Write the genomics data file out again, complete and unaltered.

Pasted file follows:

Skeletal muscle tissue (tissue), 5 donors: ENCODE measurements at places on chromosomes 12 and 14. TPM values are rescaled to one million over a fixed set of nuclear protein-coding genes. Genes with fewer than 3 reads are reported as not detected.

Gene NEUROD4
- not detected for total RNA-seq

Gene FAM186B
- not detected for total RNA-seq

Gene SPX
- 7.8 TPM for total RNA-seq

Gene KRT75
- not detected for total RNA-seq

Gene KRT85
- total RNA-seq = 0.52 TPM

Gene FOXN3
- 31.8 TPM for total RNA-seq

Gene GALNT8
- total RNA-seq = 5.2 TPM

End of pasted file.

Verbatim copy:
Skeletal muscle tissue (tissue), 5 donors: ENCODE measurements at places on chromosomes 12 and 14. TPM values are rescaled to one million over a fixed set of nuclear protein-coding genes. Genes with fewer than 3 reads are reported as not detected.

Gene NEUROD4
- not detected for total RNA-seq

Gene FAM186B
- not detected for total RNA-seq

Gene SPX
- 7.8 TPM for total RNA-seq

Gene KRT75
- not detected for total RNA-seq

Gene KRT85
- total RNA-seq = 0.52 TPM

Gene FOXN3
- 31.8 TPM for total RNA-seq

Gene GALNT8
- total RNA-seq = 5.2 TPM